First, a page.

Wednesday, August 8, 2012

Statistics is hard: Type 1 error edition

Matt Yglesias notes that data dredging is a major potential downside to "Big Data:"

Given a nice big dataset and a good computer, you can come up with any number of correlations that hold up at a 95 percent confidence interval, about 1 in 20 of which will be completely spurious.
But that isn't really right at all. The number of spurious correlations is probably far higher.

Let's start with where the 5% spurious figure comes from. If we test a true hypothesis that there is no linear correlation between two variables at the 5% level, then we will find a significant correlation between the two uncorrelated variables about 5% of the time. If we test a bunch of true null hypotheses that pairs of variables are uncorrelated about 5% of those pairs will show up in our list of significant correlated pairs.

But what percentage of the correlations on the list are spurious?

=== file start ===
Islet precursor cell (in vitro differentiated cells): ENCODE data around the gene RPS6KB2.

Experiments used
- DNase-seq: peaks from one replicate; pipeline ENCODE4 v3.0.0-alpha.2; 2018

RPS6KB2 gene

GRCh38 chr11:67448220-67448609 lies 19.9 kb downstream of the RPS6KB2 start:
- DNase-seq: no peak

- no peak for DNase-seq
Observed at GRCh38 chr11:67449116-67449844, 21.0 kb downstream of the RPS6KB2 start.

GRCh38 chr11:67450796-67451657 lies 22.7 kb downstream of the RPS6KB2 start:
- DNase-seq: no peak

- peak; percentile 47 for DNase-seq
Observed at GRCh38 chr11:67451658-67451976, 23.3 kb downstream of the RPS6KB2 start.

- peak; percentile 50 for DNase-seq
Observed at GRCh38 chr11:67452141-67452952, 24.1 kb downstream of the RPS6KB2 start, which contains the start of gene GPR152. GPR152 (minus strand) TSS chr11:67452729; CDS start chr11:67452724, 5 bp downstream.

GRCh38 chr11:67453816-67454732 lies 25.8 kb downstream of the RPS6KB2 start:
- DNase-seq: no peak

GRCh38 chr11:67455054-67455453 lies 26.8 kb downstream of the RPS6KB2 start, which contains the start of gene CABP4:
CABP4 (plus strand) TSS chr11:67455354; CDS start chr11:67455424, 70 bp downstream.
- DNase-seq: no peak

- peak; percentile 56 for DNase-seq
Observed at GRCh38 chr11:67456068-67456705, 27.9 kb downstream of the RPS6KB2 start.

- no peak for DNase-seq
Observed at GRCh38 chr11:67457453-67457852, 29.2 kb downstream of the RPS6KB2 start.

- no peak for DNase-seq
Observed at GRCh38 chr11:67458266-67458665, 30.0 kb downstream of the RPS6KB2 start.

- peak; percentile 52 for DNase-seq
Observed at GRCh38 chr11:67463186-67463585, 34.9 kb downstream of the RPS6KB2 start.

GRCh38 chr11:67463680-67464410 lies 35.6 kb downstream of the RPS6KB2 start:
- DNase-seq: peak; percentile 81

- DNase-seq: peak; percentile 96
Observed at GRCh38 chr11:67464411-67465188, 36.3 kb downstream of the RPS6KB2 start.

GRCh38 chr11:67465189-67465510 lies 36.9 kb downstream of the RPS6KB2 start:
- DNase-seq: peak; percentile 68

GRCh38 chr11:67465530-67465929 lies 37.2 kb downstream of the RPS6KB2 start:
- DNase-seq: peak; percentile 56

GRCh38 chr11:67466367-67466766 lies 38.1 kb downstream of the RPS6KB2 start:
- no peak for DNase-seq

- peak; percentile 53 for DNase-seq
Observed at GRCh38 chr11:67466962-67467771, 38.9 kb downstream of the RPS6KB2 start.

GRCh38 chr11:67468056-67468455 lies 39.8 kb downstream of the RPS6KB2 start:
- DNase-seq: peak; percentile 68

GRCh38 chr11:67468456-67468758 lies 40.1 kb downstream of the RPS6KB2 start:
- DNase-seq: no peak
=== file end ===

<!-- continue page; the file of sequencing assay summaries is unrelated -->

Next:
100% by assumption!

The key parameter for estimating how many of the correlations are spurious is the percentage of pairs that are uncorrelated, call it p. The other parameters that matters which is how often true correlations are detected, the power function of the test, and a distribution of correlation coefficients for the variables are are correlated.

Let's assume for simplicity that all false null hypotheses are rejected 100% of the time. Then we can use Bayes rule to figure out the percentage of spurious correlations:

P(spurious | null rejected) = P(null rejected | spurious)P(spurious)/P(null rejected)
From earlier P(spurious) = p and P(null reject | spurious) = 0.05
P(null rejected) = correct rejections on the 1-p false nulls and 0.05p incorrect rejections = 1-p+0.05p

P(spurious | null rejected) = 0.05p/(1-p+0.05p)

If p > 20/39 then more than 1 in 20 of the correlations we find is going to be spurious. p being close to 1 seems most plausible since we can imagine testing all sorts of bizarre correlations like the relation of the number of vowels in your last name to cheddar consumption on a given day--for each day of the year. That gives us 365 hypotheses to test. We could add 365 more for each type of cheese and that is just the tip of the iceberg. How many of those hypotheses have a genuine relationship?

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